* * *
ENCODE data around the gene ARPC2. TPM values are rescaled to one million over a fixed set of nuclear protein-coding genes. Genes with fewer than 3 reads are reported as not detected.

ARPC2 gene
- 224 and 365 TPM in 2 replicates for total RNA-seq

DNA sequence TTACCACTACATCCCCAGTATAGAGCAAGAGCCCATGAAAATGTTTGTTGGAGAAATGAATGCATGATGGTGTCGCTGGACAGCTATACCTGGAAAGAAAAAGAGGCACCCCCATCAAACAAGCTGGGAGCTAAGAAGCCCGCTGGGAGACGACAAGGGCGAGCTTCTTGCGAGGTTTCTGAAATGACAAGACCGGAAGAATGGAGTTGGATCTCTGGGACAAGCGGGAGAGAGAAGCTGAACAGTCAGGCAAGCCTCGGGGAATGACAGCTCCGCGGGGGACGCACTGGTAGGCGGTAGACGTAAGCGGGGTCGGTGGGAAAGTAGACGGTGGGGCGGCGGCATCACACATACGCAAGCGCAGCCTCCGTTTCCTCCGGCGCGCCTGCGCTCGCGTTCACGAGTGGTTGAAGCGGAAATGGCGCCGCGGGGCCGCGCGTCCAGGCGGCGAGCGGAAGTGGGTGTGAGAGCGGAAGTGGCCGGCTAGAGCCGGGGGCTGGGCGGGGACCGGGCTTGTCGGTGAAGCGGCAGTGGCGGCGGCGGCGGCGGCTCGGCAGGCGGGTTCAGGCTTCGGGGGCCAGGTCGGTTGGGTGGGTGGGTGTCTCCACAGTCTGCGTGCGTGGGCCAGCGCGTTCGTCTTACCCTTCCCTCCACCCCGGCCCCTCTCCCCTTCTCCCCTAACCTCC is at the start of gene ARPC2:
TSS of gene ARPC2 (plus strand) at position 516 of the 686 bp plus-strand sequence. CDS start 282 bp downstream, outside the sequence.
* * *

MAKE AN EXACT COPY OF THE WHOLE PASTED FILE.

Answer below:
ENCODE data around the gene ARPC2. TPM values are rescaled to one million over a fixed set of nuclear protein-coding genes. Genes with fewer than 3 reads are reported as not detected.

ARPC2 gene
- 224 and 365 TPM in 2 replicates for total RNA-seq

DNA sequence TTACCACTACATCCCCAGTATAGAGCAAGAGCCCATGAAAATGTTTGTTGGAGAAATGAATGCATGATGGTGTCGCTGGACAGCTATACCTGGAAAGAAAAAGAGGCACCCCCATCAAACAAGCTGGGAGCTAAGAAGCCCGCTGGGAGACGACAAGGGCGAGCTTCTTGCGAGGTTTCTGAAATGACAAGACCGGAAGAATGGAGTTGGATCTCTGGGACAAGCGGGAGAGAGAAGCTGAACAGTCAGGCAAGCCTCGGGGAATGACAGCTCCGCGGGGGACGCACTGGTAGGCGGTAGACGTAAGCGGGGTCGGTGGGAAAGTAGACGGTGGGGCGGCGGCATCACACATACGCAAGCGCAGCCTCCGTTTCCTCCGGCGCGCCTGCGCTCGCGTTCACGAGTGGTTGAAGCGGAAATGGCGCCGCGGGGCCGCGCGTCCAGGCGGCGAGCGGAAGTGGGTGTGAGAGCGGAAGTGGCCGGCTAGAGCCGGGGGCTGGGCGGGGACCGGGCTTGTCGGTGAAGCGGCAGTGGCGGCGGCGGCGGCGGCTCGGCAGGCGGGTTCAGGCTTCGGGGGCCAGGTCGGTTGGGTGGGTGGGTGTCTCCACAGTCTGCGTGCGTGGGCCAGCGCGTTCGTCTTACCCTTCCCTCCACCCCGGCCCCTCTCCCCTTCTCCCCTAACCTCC is at the start of gene ARPC2:
TSS of gene ARPC2 (plus strand) at position 516 of the 686 bp plus-strand sequence. CDS start 282 bp downstream, outside the sequence.